Hiraga is far from alone in dealing with more crime in her neighborhood courtesy of short-term rental properties. In 2014, the New York attorney general’s office issued a report on short-term rentals that highlighted examples of thousands of complaints from residents of New York City, including allegations of theft of deliveries, vandalism, and even threats of assault when a resident complained.
Given all of the problems that local governments and residents alike have experienced since the website Vacation Rentals By Owner, now VRBO, was founded in 1995 and Airbnb exploded onto the STR market in 2008, the question is: What’s being done to help people deal with the problems caused by short-term rentals?
The answer is: It depends on where you live.
Members of Michigan’s legislature, for example, have put forth two wildly different bills to address STRs. One bill, sponsored by a Republican state House member who is also a realtor, is a land speculator’s dream. If Rep. Jason Sheppard’s HB 4046 becomes law, Michigan will join states such as Utah and Florida in putting strict limits on, or even banning, local government ordinances regulating short-term rentals.
On the other hand, a bipartisan group of Michigan legislators has introduced legislation that would have the state follow Massachusetts’ example by putting strict limits on short-term rentals and giving local governments leeway to craft STR regulations that best suit their individual communities’ needs.
But while Massachusetts, Utah, and Florida have created legislation to address short-term rentals, most states have been slow to act. An Oct. 25 online search conducted by Daily Kos found that the vast majority of states leave regulating short-term rentals to local governments.
Existing local regulations vary wildly. Some local governments forbid anyone other than onsite owner-operators (like the Speth family) from acting as short-term rental hosts. Others require STR operators to register with city government, limit the number of nights any nonhotel property can be rented out, and levy specific fees to help cover the cost of enforcing regulations.
Regardless of the laws or regulations a state or local government settles on, regulating short-term rentals is a complicated matter. In addition to sometimes having to fight state government for the ability to regulate STRs in the first place, any level of government considering regulations runs into conflicting definitions of a fundamental American ideal: property rights.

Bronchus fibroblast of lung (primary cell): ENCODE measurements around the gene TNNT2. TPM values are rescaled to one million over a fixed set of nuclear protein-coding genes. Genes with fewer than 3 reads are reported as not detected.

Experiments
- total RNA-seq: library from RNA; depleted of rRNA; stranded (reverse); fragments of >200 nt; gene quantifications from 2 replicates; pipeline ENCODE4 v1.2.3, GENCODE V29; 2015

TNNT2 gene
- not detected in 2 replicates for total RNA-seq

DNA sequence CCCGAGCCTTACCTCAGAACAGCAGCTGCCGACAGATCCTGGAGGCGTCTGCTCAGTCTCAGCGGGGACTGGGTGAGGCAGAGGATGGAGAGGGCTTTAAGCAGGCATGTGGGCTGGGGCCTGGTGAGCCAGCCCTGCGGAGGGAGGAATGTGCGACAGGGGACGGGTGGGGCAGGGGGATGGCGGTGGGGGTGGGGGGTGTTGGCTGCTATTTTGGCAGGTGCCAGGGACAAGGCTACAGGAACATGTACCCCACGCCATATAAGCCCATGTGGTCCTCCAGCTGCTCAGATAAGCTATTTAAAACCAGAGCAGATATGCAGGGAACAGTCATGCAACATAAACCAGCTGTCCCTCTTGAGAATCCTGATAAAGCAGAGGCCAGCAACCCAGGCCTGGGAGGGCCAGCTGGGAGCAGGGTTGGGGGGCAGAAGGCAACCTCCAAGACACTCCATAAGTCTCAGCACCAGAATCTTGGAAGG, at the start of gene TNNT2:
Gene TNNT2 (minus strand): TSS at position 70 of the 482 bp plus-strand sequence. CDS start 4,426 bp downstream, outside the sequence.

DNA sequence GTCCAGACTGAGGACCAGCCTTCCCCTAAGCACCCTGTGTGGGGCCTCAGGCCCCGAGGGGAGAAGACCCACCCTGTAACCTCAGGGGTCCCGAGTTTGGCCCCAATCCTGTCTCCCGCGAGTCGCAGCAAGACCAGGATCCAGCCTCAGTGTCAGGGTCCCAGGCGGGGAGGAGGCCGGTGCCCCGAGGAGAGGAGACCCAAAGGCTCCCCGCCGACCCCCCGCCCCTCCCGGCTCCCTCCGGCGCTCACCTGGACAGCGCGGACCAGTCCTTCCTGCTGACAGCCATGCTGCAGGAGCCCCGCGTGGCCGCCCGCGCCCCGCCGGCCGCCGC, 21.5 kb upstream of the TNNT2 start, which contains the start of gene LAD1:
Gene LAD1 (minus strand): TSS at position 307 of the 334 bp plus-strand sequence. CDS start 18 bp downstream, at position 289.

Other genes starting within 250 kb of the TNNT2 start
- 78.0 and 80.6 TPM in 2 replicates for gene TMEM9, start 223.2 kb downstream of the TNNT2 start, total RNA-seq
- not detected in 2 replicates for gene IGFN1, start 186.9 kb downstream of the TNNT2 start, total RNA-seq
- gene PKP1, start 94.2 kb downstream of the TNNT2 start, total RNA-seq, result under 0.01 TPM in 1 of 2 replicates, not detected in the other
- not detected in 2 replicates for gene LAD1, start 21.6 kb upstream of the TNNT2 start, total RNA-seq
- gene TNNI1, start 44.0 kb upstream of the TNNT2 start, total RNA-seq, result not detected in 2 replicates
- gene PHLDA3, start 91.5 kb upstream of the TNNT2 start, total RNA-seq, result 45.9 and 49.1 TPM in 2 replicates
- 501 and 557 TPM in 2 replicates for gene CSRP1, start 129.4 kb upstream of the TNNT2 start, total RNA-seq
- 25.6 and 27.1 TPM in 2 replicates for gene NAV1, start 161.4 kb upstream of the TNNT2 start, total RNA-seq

“So typically, the way that the Americans think about their property is that they’re the king of the castle and they can kind of do what they want to do with their property. People feel very strongly about that,” Ulrik Binzer, the founder and CEO of Host Compliance, told Daily Kos. Host Compliance, a for-profit company, offers services to help local governments enforce STR regulations and collect taxes from short-term rental proprietors. “The neighbors also have property. And they feel very strongly that they have the right to the quiet enjoyment of their property.”
In addition to the emotions that come into play, the process of enforcing regulations can also be a huge challenge, particularly for smaller local governments. Professor Kellen Zale, a member of the law faculty at the University of Houston, explained that to make and enforce policy, regulators need data, including how many STRs are in their community and who owns and operates them—data that short-term rental platforms fight against providing.
“Unless they are sued and losing a lawsuit, [the platforms] do not want to share that data,” Zale told Daily Kos. Binzer’s company is one of a number of such firms that exist because many municipalities lack the staff to find short-term rentals within their borders and determine who owns them.
Further, said Binzer, traditionally local governments are set up to respond to complaints, but not to proactively keep issues from arising. “When the phone rings, they’ll go and investigate [a complaint] and that works great for overgrown weeds and swimming pools. It does not work really well for the sharing economy, because these properties are generally well-maintained and look fine.”
No matter what a house or apartment that’s been converted into a short-term rental may look like, the fact remains that every unit that’s taken out of the actual housing market and turned into an unlicensed hotel unit puts increasing stress on communities. According to a January report by the Economic Policy Institute that analyzed current studies on the STR phenomenon, “Because housing demand is relatively inelastic (people’s demand for somewhere to live doesn’t decline when prices increase), even small changes in housing supply (like those caused by converting long-term rental properties to Airbnb units) can cause significant price increases.”
In New York City alone, according to the report, Airbnb’s expansion may have raised average rents for city residents by $400 per year. And that’s when someone can find a place to rent at all—or hang on to their existing housing. A March 2015 report by Pasadena public radio station KPCC noted that perhaps as much as 12.5% of the housing in Venice Beach had been converted into short-term rentals. Landlords have also been accused of evicting current tenants in Los Angeles, Phoenix, San Francisco, and New Orleans.
Given all of the issues with short-term rentals, the Economic Policy Institute report concludes that the economic costs they impose “likely outweigh the benefits.”
Dawn Wolfe is a freelance writer and journalist based in Ann Arbor, Michigan. This post was written and reported through our Daily Kos freelance program.